“To me, it would have been a tragedy if Thad had lost the primary,” said Stevens, who remembers knocking on doors for Cochran’s first House race in 1972. “I was a page for the congressman before him. I remember him, still, when he was a civic leader — you know, back in the days when there was so much racial trouble and he was always a voice of calm.”
The importance of Thad Cochran, he said, is “hard for people not from Mississippi to understand.”
“At a time when a lot of people were trying to get elected appealing to our worst instincts, Thad never did,” Stevens said. “His opponent’s style just didn’t wear well with people. I think when you start angry and the only thing you have left is to get more angry, it wears on people. You just seem angry and not to a particular purpose.”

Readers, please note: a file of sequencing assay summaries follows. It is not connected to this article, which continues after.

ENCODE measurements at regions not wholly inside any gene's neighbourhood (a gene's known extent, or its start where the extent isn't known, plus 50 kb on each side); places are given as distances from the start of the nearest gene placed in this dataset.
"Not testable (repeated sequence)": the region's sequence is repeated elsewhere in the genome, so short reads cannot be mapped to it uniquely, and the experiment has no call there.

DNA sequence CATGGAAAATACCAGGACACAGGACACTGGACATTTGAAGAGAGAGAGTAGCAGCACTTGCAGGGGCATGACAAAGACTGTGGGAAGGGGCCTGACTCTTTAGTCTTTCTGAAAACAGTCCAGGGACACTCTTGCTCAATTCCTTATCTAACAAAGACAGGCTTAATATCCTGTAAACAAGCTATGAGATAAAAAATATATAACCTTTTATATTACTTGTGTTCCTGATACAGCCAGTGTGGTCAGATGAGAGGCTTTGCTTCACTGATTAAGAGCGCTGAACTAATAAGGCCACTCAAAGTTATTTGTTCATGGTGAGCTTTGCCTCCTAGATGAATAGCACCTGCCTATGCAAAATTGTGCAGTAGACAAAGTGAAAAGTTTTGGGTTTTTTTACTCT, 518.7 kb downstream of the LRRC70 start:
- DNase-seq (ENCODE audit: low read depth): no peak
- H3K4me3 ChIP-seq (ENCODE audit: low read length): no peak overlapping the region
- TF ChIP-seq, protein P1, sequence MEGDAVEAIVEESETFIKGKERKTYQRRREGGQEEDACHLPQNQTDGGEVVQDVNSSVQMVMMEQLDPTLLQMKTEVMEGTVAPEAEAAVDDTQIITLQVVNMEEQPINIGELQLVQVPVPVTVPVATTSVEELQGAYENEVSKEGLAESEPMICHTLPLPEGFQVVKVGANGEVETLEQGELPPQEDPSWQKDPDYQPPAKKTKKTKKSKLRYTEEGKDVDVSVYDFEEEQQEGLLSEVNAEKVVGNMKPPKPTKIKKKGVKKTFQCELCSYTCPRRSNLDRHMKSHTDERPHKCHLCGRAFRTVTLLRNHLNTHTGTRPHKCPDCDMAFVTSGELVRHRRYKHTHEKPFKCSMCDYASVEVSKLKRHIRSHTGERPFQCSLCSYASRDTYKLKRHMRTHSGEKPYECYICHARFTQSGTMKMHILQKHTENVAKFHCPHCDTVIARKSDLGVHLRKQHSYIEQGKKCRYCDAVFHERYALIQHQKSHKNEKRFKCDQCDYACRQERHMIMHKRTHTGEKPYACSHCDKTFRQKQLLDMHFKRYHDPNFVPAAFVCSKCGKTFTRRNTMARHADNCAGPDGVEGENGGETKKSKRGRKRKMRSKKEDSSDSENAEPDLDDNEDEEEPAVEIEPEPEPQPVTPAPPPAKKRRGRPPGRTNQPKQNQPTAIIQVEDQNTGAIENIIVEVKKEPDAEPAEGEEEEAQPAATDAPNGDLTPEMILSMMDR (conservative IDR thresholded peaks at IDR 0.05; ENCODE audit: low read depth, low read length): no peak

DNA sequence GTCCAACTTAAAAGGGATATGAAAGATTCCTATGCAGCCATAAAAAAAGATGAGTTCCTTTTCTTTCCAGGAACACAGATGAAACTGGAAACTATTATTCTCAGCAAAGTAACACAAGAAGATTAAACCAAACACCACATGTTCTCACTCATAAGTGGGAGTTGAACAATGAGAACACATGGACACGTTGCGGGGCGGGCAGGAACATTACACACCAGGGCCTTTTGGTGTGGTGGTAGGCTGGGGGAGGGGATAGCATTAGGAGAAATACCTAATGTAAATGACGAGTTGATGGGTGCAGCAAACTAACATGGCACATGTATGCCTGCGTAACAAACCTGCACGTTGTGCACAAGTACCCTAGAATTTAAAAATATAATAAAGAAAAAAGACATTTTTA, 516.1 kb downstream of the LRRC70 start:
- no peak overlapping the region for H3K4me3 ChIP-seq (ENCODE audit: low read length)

If Stevens ever fit the profile of a stereotypical Deep South political consultant, a lot of time has passed since then. A sometime screenwriter with an obsessive athletic streak — he chose his Mississippi hotel due to the proximity of running trails and a CrossFit location — he has authored books about trekking across China and blazing a trail through the high-end restaurants of Europe. A big-picture strategist who made his national reputation writing TV ad scripts, Stevens is known among his peers as an enthusiastic raconteur who will rarely answer with a declarative sentence when a rambling yarn will do.